The Audi TT was first introduced to the market in coupe guise some 18 years ago in 1998. The convertible version soon followed just a year down the road. The original car had a 1.8-liter four-cylinder with a turbocharger developing 180 hp which was quite good at the time. In 2001 we saw the arrival of the much anticipated TT Quattro with 225 hp and later in 2004 even more powerful TT fitted with a 250 hp 3.2 liter V6 was introduced.
The second generation was launched in 2006 with a much more aggressively styled body and a 200-pound weight loss over the first generation. This version was discontinued in 2014/2015, depending on the market, and we are now entering the third-gen with the 2016 Audi TT Roadster. At the 2014 Paris Motor Show, we first caught wind of the new TT Roadster, but now it’s finally here and here’s what we can tell you about it.
The very first introduction of the third-gen TT was at the Geneva Motor Show in 2014 when everyone instantly fell in love with the design and the new, much better body. The lines and features were simply jaw-dropping, and the engine options made it irresistible to a lot of people who immediately ordered it then and there. Some, however, waited, knowing a Roadster version was soon to come, and indeed, it did, in Paris.
2016 Audi TT Roadster Design
If you view them from a distance, especially from the front, you could confuse the Coupe TT with the Roadster, but there are some major differences between them. First of all, there’s the wall on the Roadster, separating the cabin from the luggage compartment. It also has steel roll-over bars just above the wall, something which is unique to the Roadster alone and the Coupe does without.
Then there’s the question of the roof. It’s an electrically actuated fabric top. You can have it in three colors: Black, Titanium Gray, and Jive. It’s astonishingly light; it only weighs 39 kg or 3 kg lighter than the outgoing model’s to be specific. It opens and closes in only 10 seconds, neatly folding into a small aluminum tray when it’s pulled down. It’s an elegant solution.
The rest of the exterior is largely the same. There’s the same new-gen R8-looking styling which we all know and love by now. It’s an aggressive looking vehicle, not holding anything back. Both headlights and taillights are shared for both Coupe and Roadster just like before. The high beltlines have been kept too and so have the flared wheel arches as opposed to the previous model’s standard ones. The standard TT may be a head turner, but the Roadster is even more so.
The interior is mostly unchanged from the Coupe version, and it brings the same spacious cabin with comfortable and well-supported seats and uses the same high-quality materials standard to Audi. The seats are comfortable as they are, but can be made even nicer if you wrap them in Alcantara. The new dashboard design is much cleaner and sleeker, offering more practicality and better ergonomically placed controls for the car’s systems that are now easier to reach and faster to learn.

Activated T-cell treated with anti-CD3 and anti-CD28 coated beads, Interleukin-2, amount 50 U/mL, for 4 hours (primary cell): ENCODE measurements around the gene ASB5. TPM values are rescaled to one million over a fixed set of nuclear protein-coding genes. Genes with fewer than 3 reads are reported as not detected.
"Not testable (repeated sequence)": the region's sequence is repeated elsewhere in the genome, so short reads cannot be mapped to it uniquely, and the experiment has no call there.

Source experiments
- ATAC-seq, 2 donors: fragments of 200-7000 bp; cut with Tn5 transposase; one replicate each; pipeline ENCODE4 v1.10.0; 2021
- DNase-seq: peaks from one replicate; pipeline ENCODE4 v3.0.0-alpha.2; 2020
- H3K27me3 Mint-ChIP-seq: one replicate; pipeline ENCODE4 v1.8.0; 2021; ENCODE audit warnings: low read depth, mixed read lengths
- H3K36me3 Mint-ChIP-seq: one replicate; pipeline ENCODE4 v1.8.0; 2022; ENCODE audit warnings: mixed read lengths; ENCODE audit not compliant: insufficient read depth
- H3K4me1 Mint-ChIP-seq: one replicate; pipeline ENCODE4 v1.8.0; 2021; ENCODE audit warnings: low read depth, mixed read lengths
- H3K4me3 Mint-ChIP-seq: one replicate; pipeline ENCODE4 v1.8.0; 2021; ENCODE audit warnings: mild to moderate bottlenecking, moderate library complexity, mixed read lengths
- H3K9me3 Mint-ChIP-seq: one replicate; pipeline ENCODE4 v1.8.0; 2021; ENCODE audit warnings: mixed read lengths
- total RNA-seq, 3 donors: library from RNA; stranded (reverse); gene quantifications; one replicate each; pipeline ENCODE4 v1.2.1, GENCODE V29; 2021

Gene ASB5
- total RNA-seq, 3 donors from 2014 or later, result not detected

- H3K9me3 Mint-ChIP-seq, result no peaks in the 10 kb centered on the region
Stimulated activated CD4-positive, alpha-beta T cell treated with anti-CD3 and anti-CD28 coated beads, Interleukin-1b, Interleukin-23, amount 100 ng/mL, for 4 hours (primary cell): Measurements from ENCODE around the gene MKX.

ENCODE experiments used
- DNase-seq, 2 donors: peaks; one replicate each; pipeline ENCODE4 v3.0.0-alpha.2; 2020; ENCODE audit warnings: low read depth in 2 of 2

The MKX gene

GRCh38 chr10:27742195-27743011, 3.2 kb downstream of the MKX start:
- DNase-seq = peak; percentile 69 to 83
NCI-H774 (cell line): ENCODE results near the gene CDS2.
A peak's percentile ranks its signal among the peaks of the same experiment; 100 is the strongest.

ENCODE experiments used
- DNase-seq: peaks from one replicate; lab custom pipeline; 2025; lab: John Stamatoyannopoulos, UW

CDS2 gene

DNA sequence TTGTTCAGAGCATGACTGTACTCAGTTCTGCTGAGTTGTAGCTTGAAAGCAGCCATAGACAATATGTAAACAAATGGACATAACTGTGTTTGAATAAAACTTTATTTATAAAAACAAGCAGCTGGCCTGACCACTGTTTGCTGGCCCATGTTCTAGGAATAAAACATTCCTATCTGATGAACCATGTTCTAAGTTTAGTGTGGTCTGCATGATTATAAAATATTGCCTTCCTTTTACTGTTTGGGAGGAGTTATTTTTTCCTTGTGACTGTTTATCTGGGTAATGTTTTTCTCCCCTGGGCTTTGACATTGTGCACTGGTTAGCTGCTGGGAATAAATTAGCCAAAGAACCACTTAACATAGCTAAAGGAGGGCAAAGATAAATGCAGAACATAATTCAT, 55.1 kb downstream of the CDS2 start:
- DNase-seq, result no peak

The biggest change in the TT Roadster is the Audi virtual cockpit. It’s basically a digital screen behind the steering wheel where the old analog instrument cluster used to be. The reason for it is quite obvious. As well as being faster to respond and crisper looking, it’s able to display more information and display them more accurately.
It can be toggled between two views, and you can optimize few things on it. The first option is the standard view with the rev counter and the speedometer while the other is the infotainment center which shows the navigation maps in center segment.
Currently, the best trim available is the TTS Roadster. It brings a new laser texture for the wings of the dashboard as well as a honeycomb texture, creating a sportier feel in the cabin. Naturally, being a TTS changes are noticeable and have been made elsewhere. Read on to find out more about mechanical differences between it and the standard TT.
Regarding engine options, it’s basically the same ones you get in the Coupe variant. This means you get the same 2.0 liter TDI diesel for starters, lifted from the Golf GTD. It’s good for 184 hp and 280 lb-ft of torque. It’ll sprint to 60 miles per hour in 7.4 seconds and go up to 146 mph. It may not be that fast for such a car, but factor in the 54.7 mpg it returns, and you’ve suddenly got one of the best roadsters for what it is.
Then, of course, we have a petrol variant, the 2.0 TFSI. It develops 230 hp and 273 lb-ft of torque. Fitted with the manual six-speed it will reach 60 mph in 6.2 seconds while the six-speed S-Tronic manages to bring that time down to just 5.5 seconds. Both are pretty quick, but nothing compared to the next engine on the list.
And that engine is a variant of the same 2.0 TFSI but this time developing 310 hp and 280 lb-ft of torque. It’s used in the TTS Roadster only, and it will reach 60 miles per hour in an astonishing 4.9 seconds. Talk about fast.
We’ll be sad to disappoint any U.S. customers wishing diesel, as the only guise of the 2016 Audi TT Roadster is a petrol one for the American market. Still, a 2.0 TFSI with 220 horsepower (10 down on the European version) and 258 lb-ft of torque is nothing to complain about.
The top speed is limited to 130 miles per hour, and that engine is mated to the same six-speed S-Tronic sending power to all four wheels via the Quattro all-wheel drive system. There is no need to say a lot more about the famous Quattro system; it will get you out of any tricky situation and provide enough traction even on the slippery road.
As far as we’re concerned, this is one of the best cars in the small roadster class at the moment. It not only brings the fight to the Porsche Boxster, but it manages to beat it in certain areas. Whether it will be able to do the same with the new turbocharged four-cylinder Boxster we’ve yet to wait and see. With prices starting at $46,400 it’s not cheap by any means, but we do consider it’s worth it.